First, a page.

A recent analysis of whole exome sequencing data from 298 probands with early-onset high myopia discovered that one-fourth of the probands carried mutations in the genes responsible for retinal diseases and myopia-related syndromes [202]. This finding provided further clues for candidate gene screening using whole exome sequencing. Overall, in the era of whole exome sequencing, more genes are expected to be identified, which will provide more information on mechanisms of high myopia.

3.4 Gene analysis in the experimental animal models of myopia-- Animal models of myopia are used to identify the altered expression of genes in the retina, RPE, choroid, and sclera or to observe the features of myopia after knocking out the targeted gene. Methods for establishing myopia models include the form deprivation myopia (FDM), lens-induced myopia (LIM), and knockout animal models. The animal models are varied and can include chicks, mice, guinea pigs, rabbits, monkeys, or tree shrews, as well as the recently used zebrafish.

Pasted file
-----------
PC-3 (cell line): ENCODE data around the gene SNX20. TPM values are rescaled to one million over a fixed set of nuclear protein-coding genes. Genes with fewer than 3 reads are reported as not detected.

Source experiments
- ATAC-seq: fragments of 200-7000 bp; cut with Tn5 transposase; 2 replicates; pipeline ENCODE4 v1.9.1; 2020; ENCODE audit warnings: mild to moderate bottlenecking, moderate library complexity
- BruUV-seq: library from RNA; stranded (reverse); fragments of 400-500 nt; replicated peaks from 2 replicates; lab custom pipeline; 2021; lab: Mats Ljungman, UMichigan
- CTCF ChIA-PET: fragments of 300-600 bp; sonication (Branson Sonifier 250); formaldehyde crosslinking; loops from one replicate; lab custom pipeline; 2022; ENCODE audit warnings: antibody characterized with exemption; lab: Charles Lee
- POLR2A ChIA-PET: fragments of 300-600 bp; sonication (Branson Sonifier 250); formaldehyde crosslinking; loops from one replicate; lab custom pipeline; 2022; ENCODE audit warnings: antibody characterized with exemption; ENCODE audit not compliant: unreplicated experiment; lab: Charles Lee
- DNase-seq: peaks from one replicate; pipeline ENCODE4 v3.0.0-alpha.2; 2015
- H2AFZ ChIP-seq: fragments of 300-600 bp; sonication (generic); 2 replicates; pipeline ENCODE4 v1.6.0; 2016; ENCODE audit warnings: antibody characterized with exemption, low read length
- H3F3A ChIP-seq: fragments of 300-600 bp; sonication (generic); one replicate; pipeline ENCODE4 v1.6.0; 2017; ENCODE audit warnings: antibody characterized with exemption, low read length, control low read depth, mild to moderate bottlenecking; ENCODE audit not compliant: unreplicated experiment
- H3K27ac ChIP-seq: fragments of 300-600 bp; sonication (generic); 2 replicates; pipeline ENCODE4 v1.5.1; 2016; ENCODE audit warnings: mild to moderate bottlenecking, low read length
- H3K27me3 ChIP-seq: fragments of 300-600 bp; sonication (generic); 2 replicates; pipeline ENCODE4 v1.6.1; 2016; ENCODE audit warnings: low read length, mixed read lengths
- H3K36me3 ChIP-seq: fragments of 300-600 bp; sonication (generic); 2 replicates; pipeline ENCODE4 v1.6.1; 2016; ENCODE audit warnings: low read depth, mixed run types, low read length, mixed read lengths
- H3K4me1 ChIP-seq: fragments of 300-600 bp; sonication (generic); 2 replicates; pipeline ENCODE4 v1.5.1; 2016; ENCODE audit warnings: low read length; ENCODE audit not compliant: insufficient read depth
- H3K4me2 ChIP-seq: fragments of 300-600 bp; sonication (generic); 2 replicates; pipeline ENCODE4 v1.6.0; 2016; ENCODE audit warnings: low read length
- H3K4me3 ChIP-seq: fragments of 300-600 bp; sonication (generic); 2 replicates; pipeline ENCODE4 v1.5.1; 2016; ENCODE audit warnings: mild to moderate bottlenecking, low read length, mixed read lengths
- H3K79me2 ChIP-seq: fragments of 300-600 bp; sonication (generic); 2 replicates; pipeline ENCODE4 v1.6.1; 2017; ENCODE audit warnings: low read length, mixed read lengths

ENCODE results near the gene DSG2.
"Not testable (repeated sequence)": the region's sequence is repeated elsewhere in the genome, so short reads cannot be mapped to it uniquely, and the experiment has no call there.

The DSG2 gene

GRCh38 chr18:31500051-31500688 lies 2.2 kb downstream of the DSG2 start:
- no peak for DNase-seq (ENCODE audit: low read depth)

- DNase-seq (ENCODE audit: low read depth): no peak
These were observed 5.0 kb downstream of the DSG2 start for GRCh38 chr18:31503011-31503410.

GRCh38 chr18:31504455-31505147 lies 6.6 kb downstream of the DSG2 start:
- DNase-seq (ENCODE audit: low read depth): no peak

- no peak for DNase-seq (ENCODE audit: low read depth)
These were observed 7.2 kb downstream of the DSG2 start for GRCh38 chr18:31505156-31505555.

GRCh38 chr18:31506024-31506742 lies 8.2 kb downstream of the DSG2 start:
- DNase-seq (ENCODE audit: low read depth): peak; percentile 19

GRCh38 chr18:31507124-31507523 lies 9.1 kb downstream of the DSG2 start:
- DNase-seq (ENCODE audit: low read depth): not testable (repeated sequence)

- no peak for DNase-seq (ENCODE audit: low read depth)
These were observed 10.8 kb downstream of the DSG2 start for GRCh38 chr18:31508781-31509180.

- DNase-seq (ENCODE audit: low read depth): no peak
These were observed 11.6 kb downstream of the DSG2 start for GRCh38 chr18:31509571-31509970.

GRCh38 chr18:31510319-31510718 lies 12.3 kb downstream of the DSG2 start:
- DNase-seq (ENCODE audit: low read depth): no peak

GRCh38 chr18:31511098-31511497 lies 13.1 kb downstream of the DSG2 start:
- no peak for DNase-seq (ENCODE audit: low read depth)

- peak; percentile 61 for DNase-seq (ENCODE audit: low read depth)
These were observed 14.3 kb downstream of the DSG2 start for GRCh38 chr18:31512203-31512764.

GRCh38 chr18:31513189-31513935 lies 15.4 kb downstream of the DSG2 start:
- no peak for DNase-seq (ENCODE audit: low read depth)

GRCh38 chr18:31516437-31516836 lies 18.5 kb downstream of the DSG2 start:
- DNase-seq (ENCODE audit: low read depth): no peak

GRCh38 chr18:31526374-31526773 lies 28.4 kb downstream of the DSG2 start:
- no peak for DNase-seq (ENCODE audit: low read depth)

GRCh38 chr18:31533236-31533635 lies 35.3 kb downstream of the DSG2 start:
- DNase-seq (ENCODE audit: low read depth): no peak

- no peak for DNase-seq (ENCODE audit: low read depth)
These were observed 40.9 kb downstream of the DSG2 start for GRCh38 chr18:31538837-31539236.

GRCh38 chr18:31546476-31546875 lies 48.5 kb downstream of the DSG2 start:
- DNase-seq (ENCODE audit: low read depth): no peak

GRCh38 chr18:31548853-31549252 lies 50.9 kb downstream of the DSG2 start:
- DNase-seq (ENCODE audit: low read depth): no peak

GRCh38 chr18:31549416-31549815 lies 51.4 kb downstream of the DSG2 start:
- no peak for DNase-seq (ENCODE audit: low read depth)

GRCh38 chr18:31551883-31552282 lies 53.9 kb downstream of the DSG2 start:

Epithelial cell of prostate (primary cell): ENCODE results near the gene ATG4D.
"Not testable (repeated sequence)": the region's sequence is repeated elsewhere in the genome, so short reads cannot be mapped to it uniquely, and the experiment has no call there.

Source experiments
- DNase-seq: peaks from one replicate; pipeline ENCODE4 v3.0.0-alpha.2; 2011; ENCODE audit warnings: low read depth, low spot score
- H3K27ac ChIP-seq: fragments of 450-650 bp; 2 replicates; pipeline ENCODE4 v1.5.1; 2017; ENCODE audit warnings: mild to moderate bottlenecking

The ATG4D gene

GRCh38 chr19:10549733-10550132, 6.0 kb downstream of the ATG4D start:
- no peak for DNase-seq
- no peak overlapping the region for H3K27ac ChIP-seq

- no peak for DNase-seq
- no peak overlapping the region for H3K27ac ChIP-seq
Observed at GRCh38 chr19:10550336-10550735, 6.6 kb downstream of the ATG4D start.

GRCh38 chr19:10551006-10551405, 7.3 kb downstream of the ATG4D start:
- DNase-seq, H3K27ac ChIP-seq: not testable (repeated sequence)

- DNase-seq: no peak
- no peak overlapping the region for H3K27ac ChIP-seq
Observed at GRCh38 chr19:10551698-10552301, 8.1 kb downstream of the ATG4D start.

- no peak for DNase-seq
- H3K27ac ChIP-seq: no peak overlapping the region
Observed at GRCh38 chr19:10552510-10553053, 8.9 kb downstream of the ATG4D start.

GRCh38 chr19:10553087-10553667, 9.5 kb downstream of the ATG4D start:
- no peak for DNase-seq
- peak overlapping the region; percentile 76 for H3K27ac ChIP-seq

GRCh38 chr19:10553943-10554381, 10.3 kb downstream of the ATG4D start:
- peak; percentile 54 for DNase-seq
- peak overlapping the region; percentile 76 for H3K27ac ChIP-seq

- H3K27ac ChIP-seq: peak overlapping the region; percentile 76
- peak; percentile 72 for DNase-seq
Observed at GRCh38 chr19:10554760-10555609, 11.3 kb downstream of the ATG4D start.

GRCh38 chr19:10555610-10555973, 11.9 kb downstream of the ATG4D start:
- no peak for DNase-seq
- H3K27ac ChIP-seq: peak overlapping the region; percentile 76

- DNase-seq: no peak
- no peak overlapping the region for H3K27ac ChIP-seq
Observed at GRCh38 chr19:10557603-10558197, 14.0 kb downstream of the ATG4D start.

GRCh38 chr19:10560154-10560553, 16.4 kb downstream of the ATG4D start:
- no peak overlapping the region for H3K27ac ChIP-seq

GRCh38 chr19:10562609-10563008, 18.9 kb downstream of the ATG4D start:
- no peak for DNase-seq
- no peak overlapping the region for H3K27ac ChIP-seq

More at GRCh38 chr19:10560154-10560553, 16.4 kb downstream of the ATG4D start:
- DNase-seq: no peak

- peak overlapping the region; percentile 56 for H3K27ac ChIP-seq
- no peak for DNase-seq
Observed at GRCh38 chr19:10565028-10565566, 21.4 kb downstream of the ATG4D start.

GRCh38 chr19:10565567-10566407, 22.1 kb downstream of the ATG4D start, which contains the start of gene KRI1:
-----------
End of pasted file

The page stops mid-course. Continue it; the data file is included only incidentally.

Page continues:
Experimental studies on myopia have provided convincing evidence for the role of the RPE, choroid, and sclera in the regulation of ocular growth and the development of myopia [203-212]. Animal models established by FDM and LIM have been widely used to investigate the candidate genetic factors underlying ocular growth and myopia. Studies on RPE have revealed that BMPs (typically BMP2: Gene ID 650, OMIM 112261, BMP4: Gene ID 652, OMIM 112262, BMP7: Gene ID 655, OMIM 112267) have bidirectional regulation during ocular growth [203,211]. For example, the expression of BMP2 was upregulated in a myopic defocus model (induced hyperopia) and downregulated in a hyperopic defocus model (induced myopia) [203]. BMPs encode secreted ligands of the TGF-beta superfamily of proteins involved in the TGF-beta/BMPs pathway. The expression of TGF-beta isoforms (TGF-beta 1, 2, and 3) in chick RPE was also found to be statistically significantly different in the LIM chick model [213]. All of this evidence indicates that TGF-beta superfamily members are involved in the regulation of ocular growth and suggests that the RPE plays a role as a signal relay. Studies on the choroid indicated its active role in conveying signals from the retina to the sclera [210]. Significant differences in gene expression in the choroid were observed between eyes with induced myopia and control eyes [205,206,210,213]. In addition, it is well accepted that the sclera plays a pivotal role in controlling ocular size. Sclera remodeling leads to decreased collage synthesis, scleral thinning, and loss of scleral tissue, all of which underlie the development of myopia [214].Thus, the alteration of scleral gene expression during the development and recovery of induced myopia in animal models has been widely investigated to explore the relationship between candidate genes and myopia [204,207,208,215-223]. Genes involved in scleral remodeling, such as TGF-beta isoforms, BMPs, cAMP: Gene ID 820, OMIM 600474, COL1A1: Gene ID 1277, OMIM 120150, TIMPs, and GAGs, were investigated mostly based on their functions as ocular growth factors, extracellular matrix (ECM) protein and enzymes, and their role in ECM and collagen synthesis. However, no specific mutations were detected among these genes associated with myopia in human beings. Most alterations in gene expression tend to be consistent during the development and recovery of induced myopia. This evidence not only indicates that scleral remodeling might involve the modulation of gene expression at the transcriptional level but also suggests that scleral remodeling is too complex to be explained by a single gene.